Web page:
I have a Tektronix MSO and they have protocol decoding add-ons that are ~$1500 and have no calibration repercussions. Personally I find it stupid because I'm sure less than 1% of people buy an expensive "Upgrade" for protocols where as if they charged an extra $100-$200 and included it all they would sell a hell of a lot of scopes. Even if they made the add-ons $50-$100 they would make more money, because as it is I purchase a $150 separate protocol analyser from a different company and they don't make a cent.
Why won't they realise their mistake? Because a marketroid would have to admit they're blithering idiots.
JeffL, I think you may have hit on the real reson for the SW lock on BW, from a calibration perpective whether you cal out to 50MHz or 100MHz may be enough effort to justify a modest price difference as indicated. I have a Tektronix MSO and they have protocol decoding add-ons that are ~$1500 and have no calibration repercussions. Personally I find it stupid because I'm sure less than 1% of people buy an expensive "Upgrade" for protocols where as if they charged an extra $100-$200 and included it all they would sell a hell of a lot of scopes. Even if they made the add-ons $50-$100 they would make more money, because as it is I purchase a $150 separate protocol analyser from a different company and they don't make a cent.
I guess this is not as valuable as it was, but once-upon-a-time, I found that ALL "4-banger" calculators have the "1/X" (reciprocal) function built-in, in one of two versions: Once a number is displayed, pressing "divide" "equals" presents the reciprocal on most machines, and pressing "divide" "divide" "equals" does on all. But not on "Scientific" models. Apparently the code/algorithm was developed only once or twice! Back then, this was the most useful missing function.
Some calculators even had an extra pair of contacct-fingers on the board that would invoke square-root if an extra button were kluged-in.
.. you never know if the manufacturers did something that can cause damage if you unlock hidden features. As an example, a small hack could could cause some pll to run at higher frequency, overclocking the system to a level where it requires different physically cooling. Also the cheaper model could be equipped with chips with worse timespecs (like slower memory) wich mostly works, but not guaranteed.
This will of course be at your own responsibility, but as a group, a bunch of "hackers" can make it work by trying and failing (or even analyzing).
Morally, this will maybe at worst end up at some grey zone. But, imho, if manufacturers dont want it to happen, they better put some effort into preventing it.
I've developed systems with this function myself, but to unlock you had to unprotect a flash sector using hard wiring and then program the correct key for its serial number. The reason was simply to sell more and maybe get some upgrade orders. But the effect of what we did remains unknown.
Depending on what kind of equipment you make you certainly have a point. Regular consumers respond like this. Buy hey, you have to agree that we are talking about my example so silly that it makes you laugh: Pay an extra for CANbus triggering, pay extra even for I2C triggering, pay extra for some speed that is already in there, pay extra for FSK modulation in your RF generator. It is already in there and every engineer wants it, so it has been developed, hours has been spend, again I say GIVE IT AWAY ;-)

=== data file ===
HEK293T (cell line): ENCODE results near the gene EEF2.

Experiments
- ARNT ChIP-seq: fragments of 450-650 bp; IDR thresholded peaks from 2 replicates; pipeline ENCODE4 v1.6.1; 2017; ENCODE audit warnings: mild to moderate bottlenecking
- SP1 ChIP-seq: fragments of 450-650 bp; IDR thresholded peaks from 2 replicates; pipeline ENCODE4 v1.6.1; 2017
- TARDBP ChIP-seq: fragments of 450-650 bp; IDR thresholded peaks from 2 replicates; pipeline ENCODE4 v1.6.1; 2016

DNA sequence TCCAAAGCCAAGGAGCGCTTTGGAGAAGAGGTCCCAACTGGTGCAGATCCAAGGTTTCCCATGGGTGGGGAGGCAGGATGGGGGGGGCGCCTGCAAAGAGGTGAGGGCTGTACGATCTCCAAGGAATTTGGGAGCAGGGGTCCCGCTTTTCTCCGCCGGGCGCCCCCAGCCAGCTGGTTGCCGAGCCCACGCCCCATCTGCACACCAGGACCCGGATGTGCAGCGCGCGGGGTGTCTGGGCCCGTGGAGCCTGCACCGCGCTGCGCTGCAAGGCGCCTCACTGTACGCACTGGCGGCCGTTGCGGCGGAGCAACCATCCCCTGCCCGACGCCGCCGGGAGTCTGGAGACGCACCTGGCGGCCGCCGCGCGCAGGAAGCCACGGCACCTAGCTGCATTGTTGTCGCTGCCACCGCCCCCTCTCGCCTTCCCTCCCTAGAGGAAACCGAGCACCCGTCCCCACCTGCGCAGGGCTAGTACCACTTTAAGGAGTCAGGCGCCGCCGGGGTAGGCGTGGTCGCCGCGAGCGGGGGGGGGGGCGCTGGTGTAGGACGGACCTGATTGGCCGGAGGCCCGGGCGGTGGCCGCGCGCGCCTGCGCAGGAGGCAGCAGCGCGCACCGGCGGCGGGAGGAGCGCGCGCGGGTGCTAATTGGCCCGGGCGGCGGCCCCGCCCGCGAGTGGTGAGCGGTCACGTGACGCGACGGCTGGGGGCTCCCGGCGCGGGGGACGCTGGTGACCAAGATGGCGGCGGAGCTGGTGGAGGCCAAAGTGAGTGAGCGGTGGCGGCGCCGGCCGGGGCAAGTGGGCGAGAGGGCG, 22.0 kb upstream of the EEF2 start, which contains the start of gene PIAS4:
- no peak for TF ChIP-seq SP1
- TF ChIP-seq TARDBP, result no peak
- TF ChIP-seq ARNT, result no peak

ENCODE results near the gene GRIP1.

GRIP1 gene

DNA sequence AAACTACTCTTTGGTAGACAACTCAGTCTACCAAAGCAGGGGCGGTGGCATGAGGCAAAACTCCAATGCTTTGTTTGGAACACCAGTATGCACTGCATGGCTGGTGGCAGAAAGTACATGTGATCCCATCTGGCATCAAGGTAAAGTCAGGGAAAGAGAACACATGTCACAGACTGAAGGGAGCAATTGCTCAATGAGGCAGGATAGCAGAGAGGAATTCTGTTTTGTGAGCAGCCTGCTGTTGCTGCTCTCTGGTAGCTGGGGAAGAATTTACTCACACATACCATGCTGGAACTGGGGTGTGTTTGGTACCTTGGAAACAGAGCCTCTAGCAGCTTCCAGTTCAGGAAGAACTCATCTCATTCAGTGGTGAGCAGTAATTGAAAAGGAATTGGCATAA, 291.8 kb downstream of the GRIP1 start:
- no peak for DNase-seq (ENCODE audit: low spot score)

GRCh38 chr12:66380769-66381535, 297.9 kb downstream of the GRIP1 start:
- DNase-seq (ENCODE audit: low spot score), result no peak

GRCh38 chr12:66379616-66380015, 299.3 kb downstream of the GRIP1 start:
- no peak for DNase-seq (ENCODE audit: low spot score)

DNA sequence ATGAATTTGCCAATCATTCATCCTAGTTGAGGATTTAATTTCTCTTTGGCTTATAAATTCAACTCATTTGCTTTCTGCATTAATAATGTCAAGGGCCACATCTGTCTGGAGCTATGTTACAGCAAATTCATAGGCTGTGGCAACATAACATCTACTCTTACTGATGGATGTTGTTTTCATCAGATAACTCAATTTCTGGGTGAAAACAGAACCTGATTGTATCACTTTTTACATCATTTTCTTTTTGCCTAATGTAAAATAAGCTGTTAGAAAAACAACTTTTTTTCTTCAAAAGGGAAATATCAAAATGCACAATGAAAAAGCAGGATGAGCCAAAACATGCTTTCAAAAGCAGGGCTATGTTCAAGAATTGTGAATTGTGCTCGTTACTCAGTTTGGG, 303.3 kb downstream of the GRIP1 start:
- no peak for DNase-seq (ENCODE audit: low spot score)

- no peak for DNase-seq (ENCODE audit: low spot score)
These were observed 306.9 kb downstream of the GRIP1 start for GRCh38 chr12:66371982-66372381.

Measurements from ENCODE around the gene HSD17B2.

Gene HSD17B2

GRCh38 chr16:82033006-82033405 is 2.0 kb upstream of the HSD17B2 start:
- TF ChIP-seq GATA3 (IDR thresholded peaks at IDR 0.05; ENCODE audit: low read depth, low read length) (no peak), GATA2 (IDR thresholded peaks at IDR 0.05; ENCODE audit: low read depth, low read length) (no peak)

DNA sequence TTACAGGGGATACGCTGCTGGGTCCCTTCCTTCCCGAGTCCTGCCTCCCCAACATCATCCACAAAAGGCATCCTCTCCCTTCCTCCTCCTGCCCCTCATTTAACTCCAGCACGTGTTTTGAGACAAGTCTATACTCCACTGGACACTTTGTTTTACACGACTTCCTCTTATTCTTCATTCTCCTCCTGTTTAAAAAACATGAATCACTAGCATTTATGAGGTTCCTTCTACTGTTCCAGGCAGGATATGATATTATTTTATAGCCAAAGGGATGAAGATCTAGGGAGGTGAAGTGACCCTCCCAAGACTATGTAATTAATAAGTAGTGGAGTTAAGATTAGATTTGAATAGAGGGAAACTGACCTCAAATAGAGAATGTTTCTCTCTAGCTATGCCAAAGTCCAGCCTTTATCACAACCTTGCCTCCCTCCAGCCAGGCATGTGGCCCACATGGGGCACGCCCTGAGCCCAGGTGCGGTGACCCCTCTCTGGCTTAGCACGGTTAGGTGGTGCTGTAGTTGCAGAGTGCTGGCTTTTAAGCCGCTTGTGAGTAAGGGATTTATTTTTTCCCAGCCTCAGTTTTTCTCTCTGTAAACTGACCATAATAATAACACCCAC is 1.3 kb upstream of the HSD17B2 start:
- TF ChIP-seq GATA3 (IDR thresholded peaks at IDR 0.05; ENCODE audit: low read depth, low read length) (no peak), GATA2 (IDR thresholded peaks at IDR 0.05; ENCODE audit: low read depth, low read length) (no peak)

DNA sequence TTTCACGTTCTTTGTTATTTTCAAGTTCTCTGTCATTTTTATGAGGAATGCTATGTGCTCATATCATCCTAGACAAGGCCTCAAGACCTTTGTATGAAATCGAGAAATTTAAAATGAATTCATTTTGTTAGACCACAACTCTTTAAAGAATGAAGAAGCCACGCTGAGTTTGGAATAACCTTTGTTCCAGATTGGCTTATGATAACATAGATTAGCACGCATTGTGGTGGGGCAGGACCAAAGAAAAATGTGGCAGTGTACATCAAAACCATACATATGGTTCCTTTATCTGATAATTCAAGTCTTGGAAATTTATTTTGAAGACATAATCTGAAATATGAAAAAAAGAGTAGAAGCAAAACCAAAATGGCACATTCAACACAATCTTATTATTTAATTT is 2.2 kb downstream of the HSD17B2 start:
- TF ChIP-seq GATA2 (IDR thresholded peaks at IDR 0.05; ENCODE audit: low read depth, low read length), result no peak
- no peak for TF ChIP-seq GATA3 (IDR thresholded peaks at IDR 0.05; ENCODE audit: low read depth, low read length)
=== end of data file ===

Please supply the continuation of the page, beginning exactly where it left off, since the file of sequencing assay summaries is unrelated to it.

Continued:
The company I currently work for does not do this, but we have thought about it. Here's the reasoning:
There is a lot of manufacturing cost involved in making the 2 models, while the actual material cost isn't as significant. Therefore, it makes sense to just make one hardware version. Suppose we sell this "all-in-one super model" instead of some software-locked version.
Customer: "Well, I don't want all those extra features, I just need the basic stuff" Me: You're getting everything at the same price, you're not paying extra, trust us. Customer: How can it be that less features doesn't cost less? I don't believe you!
So at this point we'd be stuck, you can drop the price, but then the next guy will the say the same thing until you're no longer making money. The only way you can "win" is if your model over-specs and under-prices the competition significantly. That would be a dumb assumption unless for some reason you are the only holder of the "secret sauce" and the other guys have dumb engineers or something like that.
Here's another issue: product complexity. In the example I'm thinking of, the full-blown product that does everything is like a Swiss Army knife with hundreds of thingummies, which easily confuses customers as well as sales and support staff. So in this case, Model A is not only cheaper, but easier to understand since it has fewer thingummies.
Different companies serve different markets and have different needs, so YMMV.
What are the engineering and design challenges in creating successful IoT devices? These devices are usually small, resource-constrained electronics designed to sense, collect, send, and/or interpret data. Some of the devices need to be smart enough to act upon data in real time, 24/7. Are the design challenges the same as with embedded systems, but with a little developer- and IT-skills added in? What do engineers need to know? Rick Merritt talks with two experts about the tools and best options for designing IoT devices in 2016. Specifically the guests will discuss sensors, security, and lessons from IoT deployments.